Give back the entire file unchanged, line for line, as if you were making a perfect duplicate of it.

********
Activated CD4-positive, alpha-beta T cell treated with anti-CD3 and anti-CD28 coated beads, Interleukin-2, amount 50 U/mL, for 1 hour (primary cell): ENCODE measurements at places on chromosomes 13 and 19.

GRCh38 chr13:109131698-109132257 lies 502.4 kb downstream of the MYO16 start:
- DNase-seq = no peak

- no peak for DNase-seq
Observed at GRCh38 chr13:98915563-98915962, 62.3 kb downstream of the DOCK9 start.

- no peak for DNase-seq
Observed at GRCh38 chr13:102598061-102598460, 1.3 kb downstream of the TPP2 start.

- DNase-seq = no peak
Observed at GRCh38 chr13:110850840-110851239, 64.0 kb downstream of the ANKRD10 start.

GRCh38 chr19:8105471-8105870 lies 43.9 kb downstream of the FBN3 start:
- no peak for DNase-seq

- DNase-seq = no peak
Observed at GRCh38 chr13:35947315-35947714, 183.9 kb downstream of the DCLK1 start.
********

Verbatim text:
Activated CD4-positive, alpha-beta T cell treated with anti-CD3 and anti-CD28 coated beads, Interleukin-2, amount 50 U/mL, for 1 hour (primary cell): ENCODE measurements at places on chromosomes 13 and 19.

GRCh38 chr13:109131698-109132257 lies 502.4 kb downstream of the MYO16 start:
- DNase-seq = no peak

- no peak for DNase-seq
Observed at GRCh38 chr13:98915563-98915962, 62.3 kb downstream of the DOCK9 start.

- no peak for DNase-seq
Observed at GRCh38 chr13:102598061-102598460, 1.3 kb downstream of the TPP2 start.

- DNase-seq = no peak
Observed at GRCh38 chr13:110850840-110851239, 64.0 kb downstream of the ANKRD10 start.

GRCh38 chr19:8105471-8105870 lies 43.9 kb downstream of the FBN3 start:
- no peak for DNase-seq

- DNase-seq = no peak
Observed at GRCh38 chr13:35947315-35947714, 183.9 kb downstream of the DCLK1 start.